Jade used to be sure that she was better off alone. But could it be that together, with Nick by her side, she can start to feel something like happy again?" 

I almost didn't read this because it only had two reviews on Goodreads, both of them being low, but I actually really loved it. A few people mentioned how they didn't like the jump between POVs but I didn't find it confusing at all.

The story starts with Nick about to take his own life and Jade finds him, making the decision to help him by meeting up with him every Saturday to do something from her 'Happy List'. He doesn't realise that she has lost someone close to her due to suicide and she blames herself for that.

It's a great novel focusing on a normal person and their struggles with depression and suicidal thoughts. The pace was good and I found myself unable to put the book down because I wanted to see how it ended. 
How Do You Like Me Now? by Holly Bourne - 4/5 

"Turning thirty is like playing musical chairs. The music stops and everyone just marries whoever they happen to be sitting on.

Who the f*ck is Tori Bailey?

There's no doubt that Tori is winning the game of life. She's inspired millions of women to stick two fingers up at convention with her bestselling memoir, and she has the perfect relationship to boot.

But Tori Bailey has been living a lie.

Everyone around her is getting married and having babies, but her long-term boyfriend won't even talk about getting engaged. And when her best friend Dee - her plus one, the only person who understands the madness - falls in love, suddenly Tori's in danger of being left behind.

When the world tells you to be one thing and turning thirty brings with it a loud ticking clock, it takes courage to walk your own path.

It's time for Tori to practice what she's preached, but the question is: is she brave enough?"

Tori Bailey is the bestselling author of a self-help memoir style book all about surviving your twenties. Now, at the age of 31 and in a six-year relationship with Tom, she isn't that same person anymore and is struggling to write her second book.

She is social media obsessed and craves validation from strangers, constantly analysing what she's posting and checking how many likes and comments she's got.

All of her friends are getting married and having babies. She tells herself that she doesn't need any of that. She's happy with her career, doing TED talks but she is feeling differently to how she portrays herself online.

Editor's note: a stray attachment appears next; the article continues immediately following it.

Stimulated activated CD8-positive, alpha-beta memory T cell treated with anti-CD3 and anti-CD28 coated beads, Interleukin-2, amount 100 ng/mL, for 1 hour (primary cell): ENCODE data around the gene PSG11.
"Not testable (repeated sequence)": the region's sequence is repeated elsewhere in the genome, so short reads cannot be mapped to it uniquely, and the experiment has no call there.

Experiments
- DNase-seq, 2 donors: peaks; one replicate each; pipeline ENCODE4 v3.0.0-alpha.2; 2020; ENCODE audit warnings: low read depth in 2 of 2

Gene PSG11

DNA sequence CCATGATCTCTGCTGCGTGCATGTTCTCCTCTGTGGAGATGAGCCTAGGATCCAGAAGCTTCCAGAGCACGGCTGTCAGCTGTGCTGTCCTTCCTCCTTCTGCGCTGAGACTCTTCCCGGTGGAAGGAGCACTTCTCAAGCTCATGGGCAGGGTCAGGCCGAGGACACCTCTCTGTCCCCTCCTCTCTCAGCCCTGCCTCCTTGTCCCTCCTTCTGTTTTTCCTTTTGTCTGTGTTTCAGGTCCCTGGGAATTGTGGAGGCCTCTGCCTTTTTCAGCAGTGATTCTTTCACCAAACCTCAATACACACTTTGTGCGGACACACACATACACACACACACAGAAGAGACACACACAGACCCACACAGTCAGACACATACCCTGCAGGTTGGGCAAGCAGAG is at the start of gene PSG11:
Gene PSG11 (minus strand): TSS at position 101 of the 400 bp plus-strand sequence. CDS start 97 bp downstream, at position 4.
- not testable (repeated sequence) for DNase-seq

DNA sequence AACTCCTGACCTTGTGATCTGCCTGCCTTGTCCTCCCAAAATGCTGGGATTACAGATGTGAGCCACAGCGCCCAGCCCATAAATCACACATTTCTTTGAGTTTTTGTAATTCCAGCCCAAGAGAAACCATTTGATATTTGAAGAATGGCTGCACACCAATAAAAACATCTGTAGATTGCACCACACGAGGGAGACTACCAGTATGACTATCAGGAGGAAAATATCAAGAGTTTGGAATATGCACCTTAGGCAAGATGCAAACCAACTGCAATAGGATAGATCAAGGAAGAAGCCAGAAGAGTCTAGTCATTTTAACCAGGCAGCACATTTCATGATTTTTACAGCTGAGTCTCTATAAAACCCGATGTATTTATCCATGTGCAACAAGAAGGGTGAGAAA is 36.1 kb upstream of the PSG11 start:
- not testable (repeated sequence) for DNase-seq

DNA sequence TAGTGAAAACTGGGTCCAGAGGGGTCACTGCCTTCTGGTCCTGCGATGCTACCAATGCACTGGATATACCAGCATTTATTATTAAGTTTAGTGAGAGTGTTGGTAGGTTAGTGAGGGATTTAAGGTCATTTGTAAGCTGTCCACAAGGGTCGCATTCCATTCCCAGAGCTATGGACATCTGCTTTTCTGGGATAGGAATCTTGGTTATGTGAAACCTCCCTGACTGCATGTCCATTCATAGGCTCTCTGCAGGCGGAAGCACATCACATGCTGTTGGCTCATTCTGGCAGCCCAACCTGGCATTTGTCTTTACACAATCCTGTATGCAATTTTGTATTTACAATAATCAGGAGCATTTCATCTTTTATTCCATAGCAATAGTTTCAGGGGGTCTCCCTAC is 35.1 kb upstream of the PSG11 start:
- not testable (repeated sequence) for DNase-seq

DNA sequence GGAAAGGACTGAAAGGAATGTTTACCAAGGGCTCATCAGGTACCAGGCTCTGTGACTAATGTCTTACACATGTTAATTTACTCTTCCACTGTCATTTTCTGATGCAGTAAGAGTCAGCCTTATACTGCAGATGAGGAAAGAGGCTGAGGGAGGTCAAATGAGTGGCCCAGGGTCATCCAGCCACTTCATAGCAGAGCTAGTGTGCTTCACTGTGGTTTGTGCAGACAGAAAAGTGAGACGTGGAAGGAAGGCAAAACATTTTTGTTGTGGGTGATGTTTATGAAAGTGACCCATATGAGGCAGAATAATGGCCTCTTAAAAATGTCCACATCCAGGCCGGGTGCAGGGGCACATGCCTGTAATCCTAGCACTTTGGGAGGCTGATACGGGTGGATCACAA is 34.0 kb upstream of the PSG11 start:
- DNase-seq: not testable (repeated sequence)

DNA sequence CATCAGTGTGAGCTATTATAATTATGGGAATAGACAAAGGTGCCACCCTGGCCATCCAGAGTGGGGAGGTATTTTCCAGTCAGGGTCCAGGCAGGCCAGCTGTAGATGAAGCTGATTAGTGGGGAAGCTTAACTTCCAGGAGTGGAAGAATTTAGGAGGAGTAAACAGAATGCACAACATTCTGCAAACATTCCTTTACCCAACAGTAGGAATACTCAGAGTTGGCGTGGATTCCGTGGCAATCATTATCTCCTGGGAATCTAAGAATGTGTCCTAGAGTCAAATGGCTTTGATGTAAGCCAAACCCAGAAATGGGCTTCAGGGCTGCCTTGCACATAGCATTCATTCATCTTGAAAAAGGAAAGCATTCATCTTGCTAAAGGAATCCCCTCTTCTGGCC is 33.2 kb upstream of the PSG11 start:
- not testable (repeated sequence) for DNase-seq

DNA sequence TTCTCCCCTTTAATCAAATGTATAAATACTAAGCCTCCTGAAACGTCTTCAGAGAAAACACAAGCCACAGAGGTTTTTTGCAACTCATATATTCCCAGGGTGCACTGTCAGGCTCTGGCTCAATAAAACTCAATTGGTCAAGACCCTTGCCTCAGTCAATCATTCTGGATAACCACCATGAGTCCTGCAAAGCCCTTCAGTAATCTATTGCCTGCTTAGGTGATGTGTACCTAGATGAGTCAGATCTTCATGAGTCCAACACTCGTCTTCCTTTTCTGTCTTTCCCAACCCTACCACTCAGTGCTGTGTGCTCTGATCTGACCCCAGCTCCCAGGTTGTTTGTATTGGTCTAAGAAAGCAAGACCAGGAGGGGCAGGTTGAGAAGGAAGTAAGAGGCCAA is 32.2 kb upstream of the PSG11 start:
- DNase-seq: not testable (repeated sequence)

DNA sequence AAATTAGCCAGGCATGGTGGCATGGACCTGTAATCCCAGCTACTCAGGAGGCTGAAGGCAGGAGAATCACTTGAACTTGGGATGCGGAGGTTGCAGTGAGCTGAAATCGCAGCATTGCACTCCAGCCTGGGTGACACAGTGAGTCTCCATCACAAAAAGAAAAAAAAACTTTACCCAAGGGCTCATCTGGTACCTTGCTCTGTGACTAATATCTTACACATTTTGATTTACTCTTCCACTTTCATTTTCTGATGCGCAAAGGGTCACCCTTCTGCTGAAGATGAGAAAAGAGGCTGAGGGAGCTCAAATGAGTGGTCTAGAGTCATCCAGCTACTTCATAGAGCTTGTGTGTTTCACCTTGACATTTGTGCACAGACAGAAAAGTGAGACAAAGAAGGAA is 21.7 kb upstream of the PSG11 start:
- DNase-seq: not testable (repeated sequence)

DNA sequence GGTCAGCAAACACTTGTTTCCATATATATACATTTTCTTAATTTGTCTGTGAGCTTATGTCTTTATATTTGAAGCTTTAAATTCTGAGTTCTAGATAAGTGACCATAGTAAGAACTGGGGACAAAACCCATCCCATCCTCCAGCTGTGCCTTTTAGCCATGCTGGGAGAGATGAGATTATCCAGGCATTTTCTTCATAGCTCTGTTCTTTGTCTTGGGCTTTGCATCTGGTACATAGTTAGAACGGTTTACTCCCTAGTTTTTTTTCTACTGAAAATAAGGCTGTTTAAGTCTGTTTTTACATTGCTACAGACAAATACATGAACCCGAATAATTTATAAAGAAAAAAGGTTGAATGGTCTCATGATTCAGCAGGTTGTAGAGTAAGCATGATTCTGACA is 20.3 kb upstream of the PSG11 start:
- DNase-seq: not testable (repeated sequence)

I struggled to like the character of Tori but I really do feel sorry for her because it was quite obvious that she is in love with Tom but he's a narcissist who is gaslighting her but she just can't see it.

An enjoyable book! 

Have you read anything good lately?

Tuesday 14 May 2019

Learning to Tell the Time with Easy Read Time Teacher - Review

AD - We received this item for the purpose of this post. All thoughts and opinions are my own.

At the age of 6, almost 7, part of C's curriculum is learning to tell the time. He owns a few watches too which he loves to wear but he'd always ask me what time it was.

Easy Read Time Teacher got in touch to see if we'd like to try out one of their Rainbow Past & To clocks and I jumped at the chance as it would coincide well with C's school learning too.

The clock takes one AA battery and setting the time is easy enough using the toggle on the back. We had it ready to hang in two minutes.

The face is bright and colourful, perfect for any child's room, and the second hand doesn't tick so it doesn't annoy them in the night.

The Easy Read Time Teacher makes it simple for children to be able to read the time themselves. The big hand will point directly to a number which is the first part of time telling, they then have to check which side they are reading from (the red side which is "minutes to" or green side which is "minutes past") then the smaller hand points to the hour. You also have quarter, half and o'clock displayed too.

C really likes this as everything is there for him, it's just like reading. The first few days that the clock was in his room, he'd be constantly running upstairs saying, "I'm just going to check what time it is!"

The longer we've been using it, the more confident he is getting and doesn't have to think as much when reading. We still haven't mastered telling time from a watch or other clock without the "cheats" but we'll get there in no time, I'm sure.